Calibration is a critical step in insuring quality control prior to quantitative model-based analysis of diffuse reflectance spectra. It accounts for the spectral power distribution of the light source, wavelength-dependent response of the instrument, and throughput of the fiber optic probe. Commonly used calibration methods correct for instrument-dependent throughput by dividing the raw tissue spectra by a calibration spectrum measured on a spectrally flat diffuse reflectance standard, such as the spectralon reflectance standard SRS-99 (referred to as Spectralon) from Labsphere, Incorporated (North Sutton, New Hampshire), and/or a tissue phantom. 3, 5, 8, 9, 13, 18, 26 The calibration measurements are typically performed before or after the clinical measurements of all samples.With these calibration methods, however, there could potentially be significant errors in the measured reflectance spectra, and consequently the extracted tissue absorption and scattering properties. A few sources of these errors include real-time intensity fluctuations, fiber bending-induced loss, and variations in the coupling between the fiber optic probe and calibration reflectance standard. Current calibration approaches require at least 20–40 min for instrument warm-up to eliminate significant lamp intensity fluctuations, and another 5 to 20 min (depending on whether tissue phantoms are used) for calibration measurements in the clinic.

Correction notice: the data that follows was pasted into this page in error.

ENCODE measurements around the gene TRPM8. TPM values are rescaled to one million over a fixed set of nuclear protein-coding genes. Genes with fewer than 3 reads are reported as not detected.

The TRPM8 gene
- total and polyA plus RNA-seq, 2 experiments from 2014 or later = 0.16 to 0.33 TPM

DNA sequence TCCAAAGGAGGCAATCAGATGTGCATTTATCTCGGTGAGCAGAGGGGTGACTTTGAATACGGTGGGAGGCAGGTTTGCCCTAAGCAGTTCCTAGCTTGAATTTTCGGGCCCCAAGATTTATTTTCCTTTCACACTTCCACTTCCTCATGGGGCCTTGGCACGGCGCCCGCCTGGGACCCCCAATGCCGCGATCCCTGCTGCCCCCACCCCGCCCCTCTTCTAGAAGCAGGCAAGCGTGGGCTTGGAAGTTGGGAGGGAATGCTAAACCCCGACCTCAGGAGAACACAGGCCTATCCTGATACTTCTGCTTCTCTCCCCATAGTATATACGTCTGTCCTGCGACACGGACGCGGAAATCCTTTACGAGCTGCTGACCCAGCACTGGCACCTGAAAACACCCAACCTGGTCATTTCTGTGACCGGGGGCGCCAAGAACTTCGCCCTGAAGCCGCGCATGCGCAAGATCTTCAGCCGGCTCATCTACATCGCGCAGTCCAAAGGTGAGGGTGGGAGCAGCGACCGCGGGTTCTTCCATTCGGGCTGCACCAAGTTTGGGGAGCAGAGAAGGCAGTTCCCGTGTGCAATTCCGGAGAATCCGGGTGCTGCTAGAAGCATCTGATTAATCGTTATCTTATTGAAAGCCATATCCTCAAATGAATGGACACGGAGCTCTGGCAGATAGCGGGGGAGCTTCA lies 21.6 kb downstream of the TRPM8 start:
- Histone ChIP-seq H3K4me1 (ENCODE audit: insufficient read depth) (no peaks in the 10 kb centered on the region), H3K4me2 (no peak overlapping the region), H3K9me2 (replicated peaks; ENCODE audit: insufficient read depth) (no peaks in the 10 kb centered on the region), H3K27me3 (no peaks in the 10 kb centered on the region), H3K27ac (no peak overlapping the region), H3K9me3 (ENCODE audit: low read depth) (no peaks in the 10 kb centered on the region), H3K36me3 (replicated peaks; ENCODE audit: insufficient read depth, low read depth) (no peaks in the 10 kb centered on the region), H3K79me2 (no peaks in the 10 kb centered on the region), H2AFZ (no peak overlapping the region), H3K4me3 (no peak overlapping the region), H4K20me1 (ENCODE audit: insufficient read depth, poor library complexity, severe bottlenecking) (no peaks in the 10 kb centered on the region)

We recently demonstrated the feasibility of performing quantitative DRS in the UV-visible band using a self-calibration (SC) fiber optic probe.27 The probe has two completely separate channels, one for tissue spectroscopy and the other for calibration of the tissue spectral signal. The reference spectrum is collected by the built-in calibration channel at the same time as the tissue measurement, and can be used to replace calibration measurements that need to be performed immediately before or after collecting the tissue spectra. It was shown that the lamp intensity fluctuations [which were simulated by inserting a neutral density (ND) filter between the lamp and illumination fibers after the lamp had been warmed-up] could be reduced from 6 dB down to ±0.13 dB (or ±3%) using this built-in self-calibration channel. The probe was tested in a number of liquid phantoms over a range of tissue optical properties after instrument warm up. Absorption and scattering coefficients were extracted with an average absolute error and standard deviation of 6.9±7.2% and 3.5±1.5%, respectively, with an inverse scalable Monte Carlo (MC) model developed by our group.1 The errors for extraction of phantom absorption and scattering coefficients were comparable with those achieved in a previous study by our group with the traditional Spectralon-based calibration using two different instruments and phantoms with similar optical properties.28 The results from this original publication demonstrated the concept of using a SC probe in lieu of a traditional diffuse reflectance standard for instrument calibration in laboratory or clinic settings.